Transcendentalism only works in the shadow of the Meeting House; one cannot coast too far. But the harmonic verticality on that first page seems a sign that Ives will only enter as far as “the vestibule of the temple” on the grand staff.

His harmony almost seems a complement or foil to ubiquity: like soap bubbles that might conjoin yet not appear yoked (and not augment the size of the new sphere); like Siamese twins with one body and one identity; or as if an entire flock of gulls could alight on one flagpole, yet not one bird crowded to the equator of the topping sphere. In other words, what is the reverse of ubiquity for multiple objects? Rather than one thing everywhere at once (ubiquity); it is everything (or many things) at one place at one time. 

Mit-like width of chord spans are called for in “Emerson” – as if wider and wider parts of the body might be required to realize the vertical sonorities – as if ultimately the width of contact would be so great one would need be prostrate on the keyboard; and then one would need get up and live for oneself instead of the music. It is music that makes one stand up from the bench in health. It is as an object or article the use of which is to compel one to repudiate it in favor of one’s own actions.

But the act of repudiation is not an act of rejection. This music makes a noble sacrifice of itself for the listener’s mind. It weans one like an aggressive mother bear weans her aging cub. The hands are so often splayed in very wide non-tonal contexts that the fingers assume the arrangement of one engaged in a handstand – as if one might look away from the score and the instrument and perceive the world upside down, as with the refreshed fascination as when one bends over to look through one’s legs.

The chords in “Emerson” compel one to look at systems above and below the one being played at the moment. Ives compels non-linear comparison of his own material in this way, and one is reminded of the unanticipated comparisons a reader can make when using any text, when, with fingers between the pages or just before a page turn or in the midst of a draft, intense sunlight reveals the text that is printed on the reverse side of an oncoming page or a preceding page.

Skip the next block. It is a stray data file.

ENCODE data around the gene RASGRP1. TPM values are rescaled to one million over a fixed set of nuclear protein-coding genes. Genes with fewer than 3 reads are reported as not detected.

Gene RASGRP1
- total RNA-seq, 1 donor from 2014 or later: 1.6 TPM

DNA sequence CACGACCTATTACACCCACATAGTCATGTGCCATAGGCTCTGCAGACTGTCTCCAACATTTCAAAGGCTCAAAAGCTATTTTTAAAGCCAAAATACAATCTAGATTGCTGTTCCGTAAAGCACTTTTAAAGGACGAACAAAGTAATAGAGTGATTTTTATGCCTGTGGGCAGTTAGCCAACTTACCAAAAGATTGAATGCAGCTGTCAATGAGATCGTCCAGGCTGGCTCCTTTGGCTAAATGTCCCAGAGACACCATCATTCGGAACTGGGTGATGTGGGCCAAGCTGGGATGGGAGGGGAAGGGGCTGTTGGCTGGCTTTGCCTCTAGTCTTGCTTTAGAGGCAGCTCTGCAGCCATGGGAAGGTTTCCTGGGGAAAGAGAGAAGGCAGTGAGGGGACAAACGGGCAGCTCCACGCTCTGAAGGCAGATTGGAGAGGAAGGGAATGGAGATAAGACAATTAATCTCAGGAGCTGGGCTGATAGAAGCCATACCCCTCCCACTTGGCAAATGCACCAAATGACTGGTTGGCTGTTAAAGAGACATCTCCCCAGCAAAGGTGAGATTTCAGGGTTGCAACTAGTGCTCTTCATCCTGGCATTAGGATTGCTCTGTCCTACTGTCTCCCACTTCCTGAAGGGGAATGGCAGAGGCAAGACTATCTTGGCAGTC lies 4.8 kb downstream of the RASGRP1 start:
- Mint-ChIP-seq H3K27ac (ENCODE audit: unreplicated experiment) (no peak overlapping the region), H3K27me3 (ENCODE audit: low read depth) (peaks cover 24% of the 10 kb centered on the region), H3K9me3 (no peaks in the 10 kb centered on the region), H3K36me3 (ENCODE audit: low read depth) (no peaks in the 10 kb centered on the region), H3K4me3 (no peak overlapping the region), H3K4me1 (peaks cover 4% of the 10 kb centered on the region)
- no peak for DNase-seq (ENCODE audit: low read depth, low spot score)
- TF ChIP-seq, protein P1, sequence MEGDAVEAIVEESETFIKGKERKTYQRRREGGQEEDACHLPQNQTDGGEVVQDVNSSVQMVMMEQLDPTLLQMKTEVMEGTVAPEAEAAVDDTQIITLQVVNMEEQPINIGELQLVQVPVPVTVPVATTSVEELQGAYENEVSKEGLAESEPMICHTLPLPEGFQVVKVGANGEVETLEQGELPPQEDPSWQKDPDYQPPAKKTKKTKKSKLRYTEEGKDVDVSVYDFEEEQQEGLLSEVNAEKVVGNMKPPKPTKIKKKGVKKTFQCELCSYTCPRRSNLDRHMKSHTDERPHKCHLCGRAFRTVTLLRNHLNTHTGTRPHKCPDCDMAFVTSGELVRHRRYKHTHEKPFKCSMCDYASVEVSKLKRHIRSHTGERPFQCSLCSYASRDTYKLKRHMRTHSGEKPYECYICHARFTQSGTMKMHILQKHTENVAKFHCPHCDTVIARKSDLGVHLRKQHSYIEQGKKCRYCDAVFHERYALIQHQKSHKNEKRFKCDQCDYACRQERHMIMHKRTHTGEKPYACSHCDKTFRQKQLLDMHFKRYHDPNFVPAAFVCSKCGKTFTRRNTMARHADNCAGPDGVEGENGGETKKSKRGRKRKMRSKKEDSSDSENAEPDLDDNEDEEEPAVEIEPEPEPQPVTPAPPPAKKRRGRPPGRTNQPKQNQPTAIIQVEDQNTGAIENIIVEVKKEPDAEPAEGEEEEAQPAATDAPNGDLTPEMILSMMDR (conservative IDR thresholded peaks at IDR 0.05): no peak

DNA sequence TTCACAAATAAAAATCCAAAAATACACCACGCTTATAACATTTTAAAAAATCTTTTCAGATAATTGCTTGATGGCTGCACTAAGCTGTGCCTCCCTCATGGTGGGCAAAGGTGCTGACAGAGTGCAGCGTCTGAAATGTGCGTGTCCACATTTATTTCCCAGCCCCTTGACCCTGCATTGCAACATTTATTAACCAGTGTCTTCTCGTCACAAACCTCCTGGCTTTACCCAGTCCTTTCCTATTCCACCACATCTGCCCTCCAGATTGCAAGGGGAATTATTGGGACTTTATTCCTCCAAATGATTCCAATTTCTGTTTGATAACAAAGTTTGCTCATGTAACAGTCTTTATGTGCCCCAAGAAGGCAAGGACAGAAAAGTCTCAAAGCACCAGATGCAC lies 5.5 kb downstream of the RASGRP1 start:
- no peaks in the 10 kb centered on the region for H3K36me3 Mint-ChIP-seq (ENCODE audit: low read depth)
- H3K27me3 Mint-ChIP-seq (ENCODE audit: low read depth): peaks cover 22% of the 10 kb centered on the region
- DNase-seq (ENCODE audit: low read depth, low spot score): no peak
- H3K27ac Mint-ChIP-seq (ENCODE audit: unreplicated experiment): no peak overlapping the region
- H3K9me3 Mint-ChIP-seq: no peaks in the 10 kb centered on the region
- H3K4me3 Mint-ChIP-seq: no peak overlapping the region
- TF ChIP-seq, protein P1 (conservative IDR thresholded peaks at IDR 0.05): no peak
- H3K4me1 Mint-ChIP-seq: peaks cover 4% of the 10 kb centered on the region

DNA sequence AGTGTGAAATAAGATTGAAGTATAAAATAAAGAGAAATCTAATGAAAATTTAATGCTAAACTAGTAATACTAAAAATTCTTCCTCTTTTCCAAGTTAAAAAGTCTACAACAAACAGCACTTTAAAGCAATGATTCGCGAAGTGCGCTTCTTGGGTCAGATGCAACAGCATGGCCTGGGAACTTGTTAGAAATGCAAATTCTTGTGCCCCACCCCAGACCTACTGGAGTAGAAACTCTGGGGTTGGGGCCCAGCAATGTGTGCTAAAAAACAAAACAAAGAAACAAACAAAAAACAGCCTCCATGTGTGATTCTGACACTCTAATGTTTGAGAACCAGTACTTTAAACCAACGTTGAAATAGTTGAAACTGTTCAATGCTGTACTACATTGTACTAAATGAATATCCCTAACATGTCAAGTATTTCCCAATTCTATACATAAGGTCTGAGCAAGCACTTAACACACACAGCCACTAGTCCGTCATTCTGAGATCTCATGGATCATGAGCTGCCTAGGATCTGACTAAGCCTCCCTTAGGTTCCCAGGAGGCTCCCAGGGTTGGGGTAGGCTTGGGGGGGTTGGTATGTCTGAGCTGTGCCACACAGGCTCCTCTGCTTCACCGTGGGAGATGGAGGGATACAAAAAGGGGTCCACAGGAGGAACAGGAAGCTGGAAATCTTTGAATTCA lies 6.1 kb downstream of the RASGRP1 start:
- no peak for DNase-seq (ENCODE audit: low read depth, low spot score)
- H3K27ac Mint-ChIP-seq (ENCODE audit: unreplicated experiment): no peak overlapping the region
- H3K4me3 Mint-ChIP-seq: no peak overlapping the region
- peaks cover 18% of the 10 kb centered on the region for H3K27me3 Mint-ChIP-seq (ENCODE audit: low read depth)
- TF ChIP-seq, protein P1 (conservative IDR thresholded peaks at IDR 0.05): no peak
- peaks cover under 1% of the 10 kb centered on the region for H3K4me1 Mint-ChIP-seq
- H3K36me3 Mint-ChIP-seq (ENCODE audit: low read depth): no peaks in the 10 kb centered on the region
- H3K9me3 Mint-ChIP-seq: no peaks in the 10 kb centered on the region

All this points to Ives’s success in translating the miraculous effect of Emerson’s latent prose mechanics. Emerson credits the best books with triggering thought, and he does not mean thought in relation to a book’s subject or style – no, something in certain texts (something deep in their mechanics) triggers one’s completely independent thinking of a reading – completely independent of a book’s content, style, and even the latent mechanics that trigger the thought. Emerson’s own books have that latent mechanism – as if while making demands for themselves they also trigger some part of the mind that is as a cerebral appendix to the conscious act of reading the book of another.

The “Emerson” movement is programmatic insofar as it suggests the mental mechanical action of the man Matthew Arnold called the greatest prose writer of the nineteenth-century – a writer who, if one counts the spaces, the periods, between his dense and intentionally incongruous phrases – has asked his reader an equal number of times to think as much as, if not more than, the author.

Most people, when saying prose writing is musical, mean to suggest an ineffable quality of poetic ringing or rhythm to the language. But Ives in his “Emerson” movement captures a deeper musical suggestiveness from Emerson’s working habits as a writer of journal entries – mechanics that invoke an equal share of the horizontal and the vertical – and those mechanics somehow survive in latent evidence in the essays. To wit: Emerson’s filling notebooks from front to back and back to front, writing of pages up and down rather than from side to side; intentionally stacking incongruous subject matter atop one another. Emerson calls upon the implied strength hidden in a palimpsest. Ives mentions in his own essays Carlyle’s remark on Emerson’s lack of coherence paragraph to paragraph. But the lack of phrase coherence is intentional, and the tacit transitions are left to the reader – and the listener. Emerson’s lack of coherence is not incoherence, but a conscious effort to remove articulations of transition. The reader, the witness, is forced to live in that gap and to realize transitional surface himself.

If in lieder, word painting endeavors to express concrete meanings of a word by the direction – up or down – of musical notes, then Ives for Emerson transition paints. He endeavors to catch the metaphoric leaps that are left to the reader by Emerson when the reader is confronted by non-sequential sentences on a related topic. Ives recalls the moment of an erudite squirrel leaping, in mystic but somehow unbending portamento, from tree to tree in Mr. Emerson’s orchard. Ives renders the leaps of a “La Campenella” into a dance betwixt one’s own neurons.